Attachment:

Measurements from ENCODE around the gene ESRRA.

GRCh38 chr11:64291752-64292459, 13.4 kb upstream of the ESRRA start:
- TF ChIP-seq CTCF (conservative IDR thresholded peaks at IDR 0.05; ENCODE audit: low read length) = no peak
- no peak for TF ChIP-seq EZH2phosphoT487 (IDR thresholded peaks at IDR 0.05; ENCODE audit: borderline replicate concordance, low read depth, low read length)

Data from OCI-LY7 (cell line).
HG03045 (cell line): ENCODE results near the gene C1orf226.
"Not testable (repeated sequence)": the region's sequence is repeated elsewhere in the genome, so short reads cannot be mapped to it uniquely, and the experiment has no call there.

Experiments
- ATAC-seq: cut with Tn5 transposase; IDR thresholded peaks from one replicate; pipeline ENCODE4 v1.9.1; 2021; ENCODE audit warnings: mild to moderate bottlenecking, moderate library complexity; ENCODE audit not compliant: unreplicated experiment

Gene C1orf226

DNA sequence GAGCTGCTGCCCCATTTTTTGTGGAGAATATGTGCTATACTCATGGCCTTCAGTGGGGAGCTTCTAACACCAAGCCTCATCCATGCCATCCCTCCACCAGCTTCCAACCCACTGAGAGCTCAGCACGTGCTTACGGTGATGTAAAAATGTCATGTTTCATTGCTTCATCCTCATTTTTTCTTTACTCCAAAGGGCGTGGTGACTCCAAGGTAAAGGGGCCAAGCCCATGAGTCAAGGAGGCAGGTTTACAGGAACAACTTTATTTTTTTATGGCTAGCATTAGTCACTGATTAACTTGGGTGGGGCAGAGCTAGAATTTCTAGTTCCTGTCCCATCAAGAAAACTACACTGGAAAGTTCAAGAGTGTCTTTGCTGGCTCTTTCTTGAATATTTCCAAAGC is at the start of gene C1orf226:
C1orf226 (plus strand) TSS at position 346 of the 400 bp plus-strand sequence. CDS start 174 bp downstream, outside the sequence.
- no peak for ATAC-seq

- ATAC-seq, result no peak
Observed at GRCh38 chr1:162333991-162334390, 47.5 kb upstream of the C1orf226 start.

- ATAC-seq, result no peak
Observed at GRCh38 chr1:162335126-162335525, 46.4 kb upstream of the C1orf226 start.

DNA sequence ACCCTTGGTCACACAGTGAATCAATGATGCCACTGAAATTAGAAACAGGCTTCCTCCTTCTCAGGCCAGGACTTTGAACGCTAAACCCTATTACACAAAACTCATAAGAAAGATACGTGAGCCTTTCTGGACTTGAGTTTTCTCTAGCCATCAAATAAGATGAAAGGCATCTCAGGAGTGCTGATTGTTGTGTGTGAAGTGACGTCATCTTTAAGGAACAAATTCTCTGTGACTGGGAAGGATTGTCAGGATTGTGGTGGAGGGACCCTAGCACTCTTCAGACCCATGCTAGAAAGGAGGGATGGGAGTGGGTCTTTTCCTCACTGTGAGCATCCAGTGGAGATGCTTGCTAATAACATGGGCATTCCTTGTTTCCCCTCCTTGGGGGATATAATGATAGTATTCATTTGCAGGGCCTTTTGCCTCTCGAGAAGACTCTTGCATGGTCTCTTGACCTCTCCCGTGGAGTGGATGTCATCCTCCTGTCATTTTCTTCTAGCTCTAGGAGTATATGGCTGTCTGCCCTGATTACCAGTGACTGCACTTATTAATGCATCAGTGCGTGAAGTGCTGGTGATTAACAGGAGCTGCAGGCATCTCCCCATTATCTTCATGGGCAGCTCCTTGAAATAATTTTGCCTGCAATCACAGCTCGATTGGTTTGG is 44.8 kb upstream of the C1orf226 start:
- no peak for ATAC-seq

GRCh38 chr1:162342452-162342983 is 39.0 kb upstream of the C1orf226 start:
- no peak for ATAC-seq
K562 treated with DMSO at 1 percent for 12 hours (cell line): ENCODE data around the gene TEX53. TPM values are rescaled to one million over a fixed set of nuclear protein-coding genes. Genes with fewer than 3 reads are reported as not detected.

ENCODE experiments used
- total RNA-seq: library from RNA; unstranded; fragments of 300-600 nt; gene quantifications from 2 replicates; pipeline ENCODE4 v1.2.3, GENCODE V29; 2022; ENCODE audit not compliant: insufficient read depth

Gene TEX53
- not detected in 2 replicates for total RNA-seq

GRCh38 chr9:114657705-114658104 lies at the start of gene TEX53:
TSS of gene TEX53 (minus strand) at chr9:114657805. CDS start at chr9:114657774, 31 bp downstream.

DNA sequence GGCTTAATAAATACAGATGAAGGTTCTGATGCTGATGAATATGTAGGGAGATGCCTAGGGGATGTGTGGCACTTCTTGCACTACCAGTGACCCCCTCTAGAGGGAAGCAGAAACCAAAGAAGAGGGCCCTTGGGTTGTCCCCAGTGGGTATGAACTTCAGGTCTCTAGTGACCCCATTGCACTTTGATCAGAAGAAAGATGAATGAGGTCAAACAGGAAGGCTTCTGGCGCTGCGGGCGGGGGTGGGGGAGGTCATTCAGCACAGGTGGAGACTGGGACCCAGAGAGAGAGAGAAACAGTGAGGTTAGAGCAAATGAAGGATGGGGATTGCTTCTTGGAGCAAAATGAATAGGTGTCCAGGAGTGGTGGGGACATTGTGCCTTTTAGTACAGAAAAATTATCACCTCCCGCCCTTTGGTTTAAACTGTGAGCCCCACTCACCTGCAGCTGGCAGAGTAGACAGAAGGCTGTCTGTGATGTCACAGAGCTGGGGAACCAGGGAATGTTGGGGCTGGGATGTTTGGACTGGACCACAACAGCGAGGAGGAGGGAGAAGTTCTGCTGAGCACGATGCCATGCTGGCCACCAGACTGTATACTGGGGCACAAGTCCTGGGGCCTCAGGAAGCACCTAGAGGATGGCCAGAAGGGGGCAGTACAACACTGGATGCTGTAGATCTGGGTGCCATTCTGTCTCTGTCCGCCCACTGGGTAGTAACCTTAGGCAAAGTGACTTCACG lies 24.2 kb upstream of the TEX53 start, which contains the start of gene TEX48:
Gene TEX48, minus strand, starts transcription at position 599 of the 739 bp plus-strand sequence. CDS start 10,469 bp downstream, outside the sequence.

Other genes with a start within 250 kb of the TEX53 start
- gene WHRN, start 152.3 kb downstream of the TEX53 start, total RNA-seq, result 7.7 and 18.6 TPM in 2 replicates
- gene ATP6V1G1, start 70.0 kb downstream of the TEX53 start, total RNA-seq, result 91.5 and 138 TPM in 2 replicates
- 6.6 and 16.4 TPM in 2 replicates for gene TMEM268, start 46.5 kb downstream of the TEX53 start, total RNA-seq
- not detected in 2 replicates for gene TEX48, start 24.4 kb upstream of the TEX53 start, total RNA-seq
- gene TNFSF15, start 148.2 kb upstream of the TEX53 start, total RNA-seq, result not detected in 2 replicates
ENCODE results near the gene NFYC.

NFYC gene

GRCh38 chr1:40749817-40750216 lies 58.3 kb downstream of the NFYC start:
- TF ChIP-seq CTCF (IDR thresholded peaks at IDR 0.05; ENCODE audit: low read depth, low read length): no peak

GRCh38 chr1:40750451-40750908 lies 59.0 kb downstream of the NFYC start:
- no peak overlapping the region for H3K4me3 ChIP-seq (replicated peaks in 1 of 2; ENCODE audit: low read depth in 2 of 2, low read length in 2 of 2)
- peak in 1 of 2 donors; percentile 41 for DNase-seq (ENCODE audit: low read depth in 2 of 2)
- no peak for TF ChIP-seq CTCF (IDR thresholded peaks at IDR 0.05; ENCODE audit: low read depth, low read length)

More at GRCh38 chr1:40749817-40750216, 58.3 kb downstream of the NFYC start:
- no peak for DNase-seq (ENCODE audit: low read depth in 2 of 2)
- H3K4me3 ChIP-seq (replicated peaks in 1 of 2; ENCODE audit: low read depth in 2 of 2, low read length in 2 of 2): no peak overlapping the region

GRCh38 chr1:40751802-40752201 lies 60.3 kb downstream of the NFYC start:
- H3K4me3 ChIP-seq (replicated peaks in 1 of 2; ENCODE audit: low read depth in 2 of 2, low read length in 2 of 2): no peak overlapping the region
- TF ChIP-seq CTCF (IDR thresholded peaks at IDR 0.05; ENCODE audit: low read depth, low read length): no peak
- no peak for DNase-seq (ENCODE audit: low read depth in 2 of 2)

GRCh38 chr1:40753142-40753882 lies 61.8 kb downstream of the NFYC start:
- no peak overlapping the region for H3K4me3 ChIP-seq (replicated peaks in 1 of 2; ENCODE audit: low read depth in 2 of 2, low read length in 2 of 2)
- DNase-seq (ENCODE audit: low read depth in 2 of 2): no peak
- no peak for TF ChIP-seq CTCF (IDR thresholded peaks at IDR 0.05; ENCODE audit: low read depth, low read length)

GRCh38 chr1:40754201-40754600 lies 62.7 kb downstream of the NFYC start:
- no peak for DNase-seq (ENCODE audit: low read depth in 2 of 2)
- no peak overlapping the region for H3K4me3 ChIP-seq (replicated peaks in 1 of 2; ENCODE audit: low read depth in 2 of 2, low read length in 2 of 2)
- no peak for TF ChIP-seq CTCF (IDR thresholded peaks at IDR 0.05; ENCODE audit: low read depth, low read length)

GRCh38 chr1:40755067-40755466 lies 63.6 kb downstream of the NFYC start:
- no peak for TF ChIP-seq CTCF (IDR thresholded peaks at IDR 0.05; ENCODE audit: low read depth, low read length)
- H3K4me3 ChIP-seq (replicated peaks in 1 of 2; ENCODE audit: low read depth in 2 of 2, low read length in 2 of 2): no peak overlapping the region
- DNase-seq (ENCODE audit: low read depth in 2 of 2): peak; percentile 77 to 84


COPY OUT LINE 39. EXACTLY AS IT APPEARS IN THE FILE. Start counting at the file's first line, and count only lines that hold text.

GRCh38 chr1:40749817-40750216 lies 58.3 kb downstream of the NFYC start: